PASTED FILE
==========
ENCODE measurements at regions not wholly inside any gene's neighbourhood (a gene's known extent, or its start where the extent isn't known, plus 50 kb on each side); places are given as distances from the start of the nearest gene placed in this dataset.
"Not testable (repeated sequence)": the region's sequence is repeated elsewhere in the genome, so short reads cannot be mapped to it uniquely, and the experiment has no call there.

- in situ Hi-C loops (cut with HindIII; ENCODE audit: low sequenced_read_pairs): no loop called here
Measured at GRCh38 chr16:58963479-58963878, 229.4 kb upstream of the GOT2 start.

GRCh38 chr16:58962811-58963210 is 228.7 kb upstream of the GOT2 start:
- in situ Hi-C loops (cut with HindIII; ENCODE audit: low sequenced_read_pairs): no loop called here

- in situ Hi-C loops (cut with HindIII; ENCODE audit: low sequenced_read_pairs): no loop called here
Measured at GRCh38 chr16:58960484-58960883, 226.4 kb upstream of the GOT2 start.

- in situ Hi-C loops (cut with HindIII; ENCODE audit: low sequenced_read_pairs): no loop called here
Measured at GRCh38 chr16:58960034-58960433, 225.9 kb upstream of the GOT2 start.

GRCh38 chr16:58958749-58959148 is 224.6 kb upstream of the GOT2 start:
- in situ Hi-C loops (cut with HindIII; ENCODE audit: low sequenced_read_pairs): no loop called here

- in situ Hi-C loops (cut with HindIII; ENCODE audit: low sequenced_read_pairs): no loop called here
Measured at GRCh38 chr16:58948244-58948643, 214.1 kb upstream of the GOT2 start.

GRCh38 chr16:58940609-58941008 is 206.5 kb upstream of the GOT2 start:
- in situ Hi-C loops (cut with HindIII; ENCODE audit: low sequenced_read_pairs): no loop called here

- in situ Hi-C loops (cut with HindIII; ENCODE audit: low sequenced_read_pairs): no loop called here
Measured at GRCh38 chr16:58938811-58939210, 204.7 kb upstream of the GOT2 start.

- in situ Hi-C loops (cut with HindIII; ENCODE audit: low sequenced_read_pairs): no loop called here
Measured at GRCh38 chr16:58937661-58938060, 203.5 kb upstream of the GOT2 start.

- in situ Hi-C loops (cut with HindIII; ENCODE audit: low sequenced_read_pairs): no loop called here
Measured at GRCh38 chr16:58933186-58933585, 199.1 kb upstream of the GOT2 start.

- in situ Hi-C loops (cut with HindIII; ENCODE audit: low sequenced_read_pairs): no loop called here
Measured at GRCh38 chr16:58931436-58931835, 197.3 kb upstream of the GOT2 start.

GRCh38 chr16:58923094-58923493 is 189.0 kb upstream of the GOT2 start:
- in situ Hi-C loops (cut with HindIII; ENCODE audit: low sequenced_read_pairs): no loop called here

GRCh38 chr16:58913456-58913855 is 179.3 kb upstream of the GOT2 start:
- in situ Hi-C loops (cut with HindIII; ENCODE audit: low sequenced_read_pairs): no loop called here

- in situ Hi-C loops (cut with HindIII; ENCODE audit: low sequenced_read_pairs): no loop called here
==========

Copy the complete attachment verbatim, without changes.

ENCODE measurements at regions not wholly inside any gene's neighbourhood (a gene's known extent, or its start where the extent isn't known, plus 50 kb on each side); places are given as distances from the start of the nearest gene placed in this dataset.
"Not testable (repeated sequence)": the region's sequence is repeated elsewhere in the genome, so short reads cannot be mapped to it uniquely, and the experiment has no call there.

- in situ Hi-C loops (cut with HindIII; ENCODE audit: low sequenced_read_pairs): no loop called here
Measured at GRCh38 chr16:58963479-58963878, 229.4 kb upstream of the GOT2 start.

GRCh38 chr16:58962811-58963210 is 228.7 kb upstream of the GOT2 start:
- in situ Hi-C loops (cut with HindIII; ENCODE audit: low sequenced_read_pairs): no loop called here

- in situ Hi-C loops (cut with HindIII; ENCODE audit: low sequenced_read_pairs): no loop called here
Measured at GRCh38 chr16:58960484-58960883, 226.4 kb upstream of the GOT2 start.

- in situ Hi-C loops (cut with HindIII; ENCODE audit: low sequenced_read_pairs): no loop called here
Measured at GRCh38 chr16:58960034-58960433, 225.9 kb upstream of the GOT2 start.

GRCh38 chr16:58958749-58959148 is 224.6 kb upstream of the GOT2 start:
- in situ Hi-C loops (cut with HindIII; ENCODE audit: low sequenced_read_pairs): no loop called here

- in situ Hi-C loops (cut with HindIII; ENCODE audit: low sequenced_read_pairs): no loop called here
Measured at GRCh38 chr16:58948244-58948643, 214.1 kb upstream of the GOT2 start.

GRCh38 chr16:58940609-58941008 is 206.5 kb upstream of the GOT2 start:
- in situ Hi-C loops (cut with HindIII; ENCODE audit: low sequenced_read_pairs): no loop called here

- in situ Hi-C loops (cut with HindIII; ENCODE audit: low sequenced_read_pairs): no loop called here
Measured at GRCh38 chr16:58938811-58939210, 204.7 kb upstream of the GOT2 start.

- in situ Hi-C loops (cut with HindIII; ENCODE audit: low sequenced_read_pairs): no loop called here
Measured at GRCh38 chr16:58937661-58938060, 203.5 kb upstream of the GOT2 start.

- in situ Hi-C loops (cut with HindIII; ENCODE audit: low sequenced_read_pairs): no loop called here
Measured at GRCh38 chr16:58933186-58933585, 199.1 kb upstream of the GOT2 start.

- in situ Hi-C loops (cut with HindIII; ENCODE audit: low sequenced_read_pairs): no loop called here
Measured at GRCh38 chr16:58931436-58931835, 197.3 kb upstream of the GOT2 start.

GRCh38 chr16:58923094-58923493 is 189.0 kb upstream of the GOT2 start:
- in situ Hi-C loops (cut with HindIII; ENCODE audit: low sequenced_read_pairs): no loop called here

GRCh38 chr16:58913456-58913855 is 179.3 kb upstream of the GOT2 start:
- in situ Hi-C loops (cut with HindIII; ENCODE audit: low sequenced_read_pairs): no loop called here

- in situ Hi-C loops (cut with HindIII; ENCODE audit: low sequenced_read_pairs): no loop called here